There’s an old Yiddish proverb that says “Man Plans and God Laughs.” Making a plan for life can be very valuable, if we’re careful to define what we mean by “planning.” If we mean that we will be a vice president at 27.3 years of age and have $109,472.10 in the bank before we’re 30, count on hearing lots of laughter from the heavens.
It can happen, of course, and you’ll be sure to hear about it from everyone whose plans come to pass. You’ll hear much less from the millions more whose plans weren’t realized.
Since we are human, none of us is really good enough to anticipate all the issues and roadblocks that will arise in life. However, we can come up with a life plan that incorporates values, perceptions and responses, enabling us to implement our plan consistently in the face of unpredictable developments.
We can develop a life plan, or response mechanism, that emphasizes living in the moment or making the best of things. We can consistently implement a plan to do a good deed every day, even if we cannot predict when and how this bit of altruism will occur. In fact, we set ourselves up for disappointment and failure when we try to plan the way things will turn out, rather than the way we will respond to events. We have more control over our responses than we do over events, which means we can actually have more influence on our future by planning our approach to life than by planning the results.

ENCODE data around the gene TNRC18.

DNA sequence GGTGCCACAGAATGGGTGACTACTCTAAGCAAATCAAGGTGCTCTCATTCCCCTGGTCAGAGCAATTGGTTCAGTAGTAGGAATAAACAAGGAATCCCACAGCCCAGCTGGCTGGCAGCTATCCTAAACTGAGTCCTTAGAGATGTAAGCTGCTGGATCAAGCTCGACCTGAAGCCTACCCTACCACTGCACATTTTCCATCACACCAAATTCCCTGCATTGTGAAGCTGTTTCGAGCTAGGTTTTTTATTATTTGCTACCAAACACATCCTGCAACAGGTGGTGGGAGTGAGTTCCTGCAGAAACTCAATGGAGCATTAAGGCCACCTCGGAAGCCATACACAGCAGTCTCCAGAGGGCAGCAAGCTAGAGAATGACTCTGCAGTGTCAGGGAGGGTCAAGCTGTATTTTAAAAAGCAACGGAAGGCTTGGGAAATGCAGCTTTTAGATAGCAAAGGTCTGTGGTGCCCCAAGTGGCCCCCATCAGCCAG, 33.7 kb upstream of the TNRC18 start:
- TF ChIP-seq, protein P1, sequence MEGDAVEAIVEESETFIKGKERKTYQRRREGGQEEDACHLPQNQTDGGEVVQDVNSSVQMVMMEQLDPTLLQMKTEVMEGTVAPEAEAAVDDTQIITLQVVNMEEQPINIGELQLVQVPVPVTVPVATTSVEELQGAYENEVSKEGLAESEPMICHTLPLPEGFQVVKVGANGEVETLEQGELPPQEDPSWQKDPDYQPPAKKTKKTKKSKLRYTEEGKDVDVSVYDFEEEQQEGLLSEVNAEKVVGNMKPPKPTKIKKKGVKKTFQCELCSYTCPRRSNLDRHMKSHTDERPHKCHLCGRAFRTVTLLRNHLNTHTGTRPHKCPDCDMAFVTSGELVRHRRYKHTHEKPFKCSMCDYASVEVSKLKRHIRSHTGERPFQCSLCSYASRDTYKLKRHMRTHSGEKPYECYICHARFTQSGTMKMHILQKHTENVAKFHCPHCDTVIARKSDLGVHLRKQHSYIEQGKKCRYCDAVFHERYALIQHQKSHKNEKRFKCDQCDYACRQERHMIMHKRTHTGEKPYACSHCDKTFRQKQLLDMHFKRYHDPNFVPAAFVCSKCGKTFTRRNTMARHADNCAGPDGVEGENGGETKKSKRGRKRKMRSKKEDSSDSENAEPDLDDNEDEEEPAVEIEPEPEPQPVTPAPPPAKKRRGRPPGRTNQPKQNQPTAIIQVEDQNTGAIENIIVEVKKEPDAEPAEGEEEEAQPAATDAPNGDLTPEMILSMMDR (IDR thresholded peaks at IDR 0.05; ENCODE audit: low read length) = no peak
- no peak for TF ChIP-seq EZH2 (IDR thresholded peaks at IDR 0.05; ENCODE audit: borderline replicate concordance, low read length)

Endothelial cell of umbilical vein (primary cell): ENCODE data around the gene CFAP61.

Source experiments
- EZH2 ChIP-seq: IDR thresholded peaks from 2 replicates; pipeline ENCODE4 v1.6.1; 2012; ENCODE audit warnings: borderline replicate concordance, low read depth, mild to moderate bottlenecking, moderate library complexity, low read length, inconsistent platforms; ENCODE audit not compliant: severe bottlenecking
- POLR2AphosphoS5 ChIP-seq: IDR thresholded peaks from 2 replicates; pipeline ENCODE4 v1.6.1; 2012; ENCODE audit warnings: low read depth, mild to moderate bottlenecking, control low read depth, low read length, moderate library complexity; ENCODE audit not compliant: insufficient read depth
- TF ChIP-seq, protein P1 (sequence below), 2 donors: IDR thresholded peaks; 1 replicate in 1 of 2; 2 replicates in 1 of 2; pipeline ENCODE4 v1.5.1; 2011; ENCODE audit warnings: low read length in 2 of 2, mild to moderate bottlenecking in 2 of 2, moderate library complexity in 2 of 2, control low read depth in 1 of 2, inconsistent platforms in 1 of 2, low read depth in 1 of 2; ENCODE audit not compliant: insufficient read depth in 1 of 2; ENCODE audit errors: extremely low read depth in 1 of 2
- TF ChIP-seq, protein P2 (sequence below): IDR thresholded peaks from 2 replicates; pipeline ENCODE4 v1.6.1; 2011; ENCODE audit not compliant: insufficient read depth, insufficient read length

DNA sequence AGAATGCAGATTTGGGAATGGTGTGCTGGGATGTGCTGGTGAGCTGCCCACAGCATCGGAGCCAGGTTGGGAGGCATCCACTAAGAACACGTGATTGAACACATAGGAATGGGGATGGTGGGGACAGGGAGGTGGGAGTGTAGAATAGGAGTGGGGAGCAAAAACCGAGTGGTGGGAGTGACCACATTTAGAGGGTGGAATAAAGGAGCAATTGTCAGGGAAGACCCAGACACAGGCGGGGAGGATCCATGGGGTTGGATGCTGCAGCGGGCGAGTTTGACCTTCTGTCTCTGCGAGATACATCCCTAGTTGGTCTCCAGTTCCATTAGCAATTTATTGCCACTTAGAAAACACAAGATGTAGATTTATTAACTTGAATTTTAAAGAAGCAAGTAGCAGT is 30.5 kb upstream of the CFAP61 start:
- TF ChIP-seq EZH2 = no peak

Happily, this response-oriented planning can actually yield better results. At the least, we end up feeling better about the results, simply because we respond in the right way–according to our plan.